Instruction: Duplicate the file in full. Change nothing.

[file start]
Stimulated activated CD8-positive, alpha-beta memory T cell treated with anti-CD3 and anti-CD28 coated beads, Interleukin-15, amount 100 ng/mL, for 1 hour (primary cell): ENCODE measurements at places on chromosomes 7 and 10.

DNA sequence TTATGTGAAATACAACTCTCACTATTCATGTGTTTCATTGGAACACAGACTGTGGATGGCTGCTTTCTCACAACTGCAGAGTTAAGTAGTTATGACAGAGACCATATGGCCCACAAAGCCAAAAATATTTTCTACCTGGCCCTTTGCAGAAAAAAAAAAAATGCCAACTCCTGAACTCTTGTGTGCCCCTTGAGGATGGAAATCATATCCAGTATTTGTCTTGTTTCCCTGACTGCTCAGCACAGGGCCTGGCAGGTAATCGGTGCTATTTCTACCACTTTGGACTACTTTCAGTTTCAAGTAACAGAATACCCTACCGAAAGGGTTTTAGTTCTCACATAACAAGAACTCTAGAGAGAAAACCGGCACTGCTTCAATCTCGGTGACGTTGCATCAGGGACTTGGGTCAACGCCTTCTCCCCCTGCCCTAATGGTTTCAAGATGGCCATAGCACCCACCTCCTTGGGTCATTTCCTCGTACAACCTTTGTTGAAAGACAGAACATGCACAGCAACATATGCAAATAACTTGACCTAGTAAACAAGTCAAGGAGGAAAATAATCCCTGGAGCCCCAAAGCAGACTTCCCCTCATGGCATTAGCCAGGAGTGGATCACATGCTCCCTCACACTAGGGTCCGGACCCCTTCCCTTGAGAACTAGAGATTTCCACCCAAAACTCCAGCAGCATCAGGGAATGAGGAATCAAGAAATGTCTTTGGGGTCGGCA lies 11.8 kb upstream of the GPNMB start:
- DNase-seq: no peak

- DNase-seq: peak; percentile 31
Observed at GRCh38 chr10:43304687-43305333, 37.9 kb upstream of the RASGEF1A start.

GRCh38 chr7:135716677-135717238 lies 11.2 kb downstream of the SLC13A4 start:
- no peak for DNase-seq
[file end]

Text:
Stimulated activated CD8-positive, alpha-beta memory T cell treated with anti-CD3 and anti-CD28 coated beads, Interleukin-15, amount 100 ng/mL, for 1 hour (primary cell): ENCODE measurements at places on chromosomes 7 and 10.

DNA sequence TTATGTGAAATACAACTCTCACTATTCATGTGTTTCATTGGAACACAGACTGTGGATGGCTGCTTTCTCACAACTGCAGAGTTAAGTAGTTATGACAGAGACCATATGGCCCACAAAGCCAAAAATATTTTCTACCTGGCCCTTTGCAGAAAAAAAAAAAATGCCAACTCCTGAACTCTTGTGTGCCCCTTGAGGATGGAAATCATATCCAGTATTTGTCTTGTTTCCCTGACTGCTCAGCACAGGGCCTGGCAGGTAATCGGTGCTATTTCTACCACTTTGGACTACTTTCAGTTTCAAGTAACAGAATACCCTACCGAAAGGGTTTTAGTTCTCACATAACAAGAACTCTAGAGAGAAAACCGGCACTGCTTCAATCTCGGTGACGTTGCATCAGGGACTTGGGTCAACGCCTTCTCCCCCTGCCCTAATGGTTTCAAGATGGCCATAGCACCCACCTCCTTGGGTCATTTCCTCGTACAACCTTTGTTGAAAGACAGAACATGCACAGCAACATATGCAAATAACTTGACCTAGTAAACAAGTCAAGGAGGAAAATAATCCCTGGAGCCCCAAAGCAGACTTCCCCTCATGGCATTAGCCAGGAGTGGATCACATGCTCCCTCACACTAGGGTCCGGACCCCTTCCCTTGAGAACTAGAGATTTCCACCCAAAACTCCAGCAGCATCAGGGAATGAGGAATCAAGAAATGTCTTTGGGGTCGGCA lies 11.8 kb upstream of the GPNMB start:
- DNase-seq: no peak

- DNase-seq: peak; percentile 31
Observed at GRCh38 chr10:43304687-43305333, 37.9 kb upstream of the RASGEF1A start.

GRCh38 chr7:135716677-135717238 lies 11.2 kb downstream of the SLC13A4 start:
- no peak for DNase-seq